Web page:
Governor Jim Justice has started using his best weapon to try to win legislative support for his budget proposal and his massive road building plan: Himself.
Justice, who seemed to keep a relatively low profile at the start of his term, is now everywhere—local and statewide talk radio, rallies at the capitol and at highway construction sites—pitching his plan to fix roads and put people back to work.
Sunday he was in Raleigh County, flanked by an American flag and a “road work ahead” rallying support for raising taxes to fix the roads. “If all we do is try to balance the budget, we’re going to die,” Justice warned the roughly 200 people who turned out.
Last Friday, the Governor joined in the Transportation Day activities at the Capitol to try to bring pressure on lawmakers to support his $2.8 billion dollar plan. “I’ve got to tell a lot of knuckleheads that are stuck in the mud and saying no, no, no, no and they believe that you can constrict and constrict and every time now we constrict, we’re cutting into the bone. And when we constrict, we die.”
This Friday, Justice will appear on entire first hour of MetroNews Talkline to take call-in questions from West Virginians about the budget and his road plan. The Justice administration pitched the idea to MetroNews and we accepted.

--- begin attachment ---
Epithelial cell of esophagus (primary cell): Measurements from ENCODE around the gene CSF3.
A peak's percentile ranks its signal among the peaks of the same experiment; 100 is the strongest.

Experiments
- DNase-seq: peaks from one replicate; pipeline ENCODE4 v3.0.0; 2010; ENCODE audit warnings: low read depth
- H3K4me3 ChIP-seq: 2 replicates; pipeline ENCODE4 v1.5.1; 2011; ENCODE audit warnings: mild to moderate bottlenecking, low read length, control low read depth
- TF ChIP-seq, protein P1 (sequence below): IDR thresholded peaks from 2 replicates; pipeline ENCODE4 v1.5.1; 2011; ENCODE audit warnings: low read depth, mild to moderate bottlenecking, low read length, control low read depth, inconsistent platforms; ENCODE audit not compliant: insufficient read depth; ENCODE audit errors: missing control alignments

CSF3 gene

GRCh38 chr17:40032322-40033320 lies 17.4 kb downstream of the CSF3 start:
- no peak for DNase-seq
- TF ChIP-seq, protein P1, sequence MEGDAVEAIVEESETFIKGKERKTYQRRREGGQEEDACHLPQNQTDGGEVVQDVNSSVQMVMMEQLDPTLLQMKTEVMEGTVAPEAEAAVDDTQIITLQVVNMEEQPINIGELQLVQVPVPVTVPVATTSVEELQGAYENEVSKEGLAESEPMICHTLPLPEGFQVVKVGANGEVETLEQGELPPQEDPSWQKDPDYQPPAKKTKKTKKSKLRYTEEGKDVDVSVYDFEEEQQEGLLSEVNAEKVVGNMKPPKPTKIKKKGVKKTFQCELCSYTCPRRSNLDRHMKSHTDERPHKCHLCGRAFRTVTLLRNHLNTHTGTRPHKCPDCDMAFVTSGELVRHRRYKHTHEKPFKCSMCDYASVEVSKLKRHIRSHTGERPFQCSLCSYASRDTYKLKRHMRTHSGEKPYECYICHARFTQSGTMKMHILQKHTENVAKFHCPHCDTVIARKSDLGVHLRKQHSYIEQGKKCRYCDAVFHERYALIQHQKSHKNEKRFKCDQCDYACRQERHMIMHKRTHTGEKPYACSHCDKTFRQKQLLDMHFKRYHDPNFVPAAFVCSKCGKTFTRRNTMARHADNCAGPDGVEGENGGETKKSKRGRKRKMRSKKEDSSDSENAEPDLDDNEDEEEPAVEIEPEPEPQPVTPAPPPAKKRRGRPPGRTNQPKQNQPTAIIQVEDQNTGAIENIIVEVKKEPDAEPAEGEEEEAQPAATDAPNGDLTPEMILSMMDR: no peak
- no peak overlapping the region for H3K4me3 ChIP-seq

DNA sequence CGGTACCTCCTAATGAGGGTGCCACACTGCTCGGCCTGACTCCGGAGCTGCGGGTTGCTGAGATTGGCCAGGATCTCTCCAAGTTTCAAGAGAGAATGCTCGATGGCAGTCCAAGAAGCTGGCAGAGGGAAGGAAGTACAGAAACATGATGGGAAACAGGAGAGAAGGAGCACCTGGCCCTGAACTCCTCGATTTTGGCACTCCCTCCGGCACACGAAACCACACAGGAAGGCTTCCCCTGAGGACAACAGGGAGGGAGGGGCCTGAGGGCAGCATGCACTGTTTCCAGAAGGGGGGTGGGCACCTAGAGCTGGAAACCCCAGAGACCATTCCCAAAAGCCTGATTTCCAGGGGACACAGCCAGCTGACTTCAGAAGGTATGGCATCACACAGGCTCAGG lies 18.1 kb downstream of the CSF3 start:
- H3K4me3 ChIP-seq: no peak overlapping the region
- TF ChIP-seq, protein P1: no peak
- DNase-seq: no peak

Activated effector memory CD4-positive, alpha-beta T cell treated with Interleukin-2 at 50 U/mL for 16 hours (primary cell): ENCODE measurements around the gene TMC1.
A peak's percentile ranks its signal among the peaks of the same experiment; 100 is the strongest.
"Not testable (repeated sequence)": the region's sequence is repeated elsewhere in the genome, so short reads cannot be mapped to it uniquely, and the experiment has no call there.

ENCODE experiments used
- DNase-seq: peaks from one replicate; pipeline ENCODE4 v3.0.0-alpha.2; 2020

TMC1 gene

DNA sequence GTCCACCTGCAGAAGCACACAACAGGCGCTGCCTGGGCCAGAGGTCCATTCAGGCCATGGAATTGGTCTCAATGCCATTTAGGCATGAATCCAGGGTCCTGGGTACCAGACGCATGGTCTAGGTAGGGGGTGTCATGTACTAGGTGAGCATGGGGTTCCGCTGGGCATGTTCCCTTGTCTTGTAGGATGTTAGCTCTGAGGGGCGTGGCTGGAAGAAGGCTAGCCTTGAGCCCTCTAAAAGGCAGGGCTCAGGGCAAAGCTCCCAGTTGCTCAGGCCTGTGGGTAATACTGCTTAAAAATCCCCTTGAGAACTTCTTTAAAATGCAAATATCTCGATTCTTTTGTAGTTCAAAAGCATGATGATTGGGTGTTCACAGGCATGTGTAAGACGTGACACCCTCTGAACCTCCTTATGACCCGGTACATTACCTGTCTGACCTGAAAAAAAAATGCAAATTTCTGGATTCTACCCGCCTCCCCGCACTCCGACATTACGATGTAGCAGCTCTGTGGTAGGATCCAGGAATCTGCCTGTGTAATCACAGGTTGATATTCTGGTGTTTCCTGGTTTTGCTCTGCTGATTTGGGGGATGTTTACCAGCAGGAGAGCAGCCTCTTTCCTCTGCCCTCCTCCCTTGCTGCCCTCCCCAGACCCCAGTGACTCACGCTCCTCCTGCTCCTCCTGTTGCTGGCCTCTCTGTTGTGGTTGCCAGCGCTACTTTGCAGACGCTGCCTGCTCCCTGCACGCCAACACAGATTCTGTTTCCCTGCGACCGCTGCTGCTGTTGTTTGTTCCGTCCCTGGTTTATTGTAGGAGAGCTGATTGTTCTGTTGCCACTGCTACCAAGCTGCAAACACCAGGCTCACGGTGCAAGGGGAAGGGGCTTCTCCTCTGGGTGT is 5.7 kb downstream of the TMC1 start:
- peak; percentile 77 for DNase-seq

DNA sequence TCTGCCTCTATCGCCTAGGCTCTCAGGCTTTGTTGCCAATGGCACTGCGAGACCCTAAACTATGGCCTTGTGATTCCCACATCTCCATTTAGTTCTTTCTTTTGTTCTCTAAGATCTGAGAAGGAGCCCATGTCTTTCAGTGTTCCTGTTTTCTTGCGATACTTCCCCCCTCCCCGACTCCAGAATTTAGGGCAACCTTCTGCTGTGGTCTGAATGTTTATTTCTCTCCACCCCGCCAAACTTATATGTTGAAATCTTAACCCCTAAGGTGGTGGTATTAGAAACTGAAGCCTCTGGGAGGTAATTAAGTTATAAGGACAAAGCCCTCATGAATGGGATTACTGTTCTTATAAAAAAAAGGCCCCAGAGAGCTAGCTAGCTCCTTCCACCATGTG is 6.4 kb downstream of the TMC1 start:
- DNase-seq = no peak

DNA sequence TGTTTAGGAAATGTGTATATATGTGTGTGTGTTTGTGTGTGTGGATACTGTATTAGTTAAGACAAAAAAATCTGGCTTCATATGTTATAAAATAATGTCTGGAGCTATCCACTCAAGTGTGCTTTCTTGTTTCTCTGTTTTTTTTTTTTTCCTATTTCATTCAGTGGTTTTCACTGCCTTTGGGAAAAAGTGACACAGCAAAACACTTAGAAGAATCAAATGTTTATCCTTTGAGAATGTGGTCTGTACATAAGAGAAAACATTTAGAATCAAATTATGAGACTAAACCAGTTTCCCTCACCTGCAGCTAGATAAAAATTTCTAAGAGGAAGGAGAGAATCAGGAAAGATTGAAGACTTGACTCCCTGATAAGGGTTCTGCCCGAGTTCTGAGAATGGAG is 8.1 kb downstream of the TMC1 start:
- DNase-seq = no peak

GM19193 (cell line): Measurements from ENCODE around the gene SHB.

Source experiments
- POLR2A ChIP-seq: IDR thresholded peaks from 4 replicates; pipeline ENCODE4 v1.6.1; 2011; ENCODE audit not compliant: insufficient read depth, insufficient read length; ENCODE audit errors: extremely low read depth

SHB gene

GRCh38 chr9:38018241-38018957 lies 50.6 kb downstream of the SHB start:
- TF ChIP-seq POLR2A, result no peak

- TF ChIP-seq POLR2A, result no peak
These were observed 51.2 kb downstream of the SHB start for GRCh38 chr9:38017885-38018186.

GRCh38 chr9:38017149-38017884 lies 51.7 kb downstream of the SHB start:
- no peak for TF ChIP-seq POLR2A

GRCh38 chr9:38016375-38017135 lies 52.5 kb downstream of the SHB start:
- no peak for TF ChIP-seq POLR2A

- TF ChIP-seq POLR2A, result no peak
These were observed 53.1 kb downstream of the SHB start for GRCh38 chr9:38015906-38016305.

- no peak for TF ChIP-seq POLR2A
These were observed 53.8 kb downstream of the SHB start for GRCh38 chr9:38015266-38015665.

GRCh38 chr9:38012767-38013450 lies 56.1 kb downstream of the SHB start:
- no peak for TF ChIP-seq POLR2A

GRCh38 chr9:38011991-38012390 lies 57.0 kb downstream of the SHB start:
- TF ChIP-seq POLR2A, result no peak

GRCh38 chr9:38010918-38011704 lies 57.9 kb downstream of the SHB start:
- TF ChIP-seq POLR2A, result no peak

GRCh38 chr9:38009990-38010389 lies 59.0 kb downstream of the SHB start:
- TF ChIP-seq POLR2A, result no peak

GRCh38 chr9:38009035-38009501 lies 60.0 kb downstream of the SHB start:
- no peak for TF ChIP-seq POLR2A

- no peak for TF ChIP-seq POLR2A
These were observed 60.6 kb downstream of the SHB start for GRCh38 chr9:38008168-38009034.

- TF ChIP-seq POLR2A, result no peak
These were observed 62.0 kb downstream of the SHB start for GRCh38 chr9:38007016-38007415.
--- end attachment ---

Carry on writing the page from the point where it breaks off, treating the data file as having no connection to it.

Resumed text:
Justice is not only the Governor; he’s also a businessman and a salesman. He clearly believes the merits of his arguments combined with the force of his will can give him the legislative victories he so badly wants.
The biggest obstacles are the proposals themselves–$450 million in new taxes (taxes he says will be temporary) to balance next year’s budget and higher gas taxes, tolls and DMV fees to pay for the road bonds. Voters were clearly under the impression that Justice planned to turn the state around without new taxes, so this is a substantial pivot.
Additionally, Justice faces Republican majorities in the House and Senate that are wary, if not openly hostile, to any new taxes. The Governor reportedly received a respectful, but wary reception when he spoke privately to Republicans about his plans.
Justice has tried to frame the argument as either/or; either the Legislature approves his plan or the state faces economic Armageddon. Clearly there is a middle ground of cuts and taxes, but the Governor has chosen not to go that route.
So he shoulders the burden of trying to bring public pressure on lawmakers to come with him. That’s a tough sell, but to his credit, Justice is out in front. He’s spending a considerable chunk of the goodwill he built up in the campaign by trying to get West Virginia taxpayers to pay a little more and trust him to turn around the state’s economy.
Justice has made a lot of big sales over his lifetime, from saving the Greenbrier to bringing the PGA TOUR and an NFL training camp to West Virginia, but his budget and road proposal are his more challenging.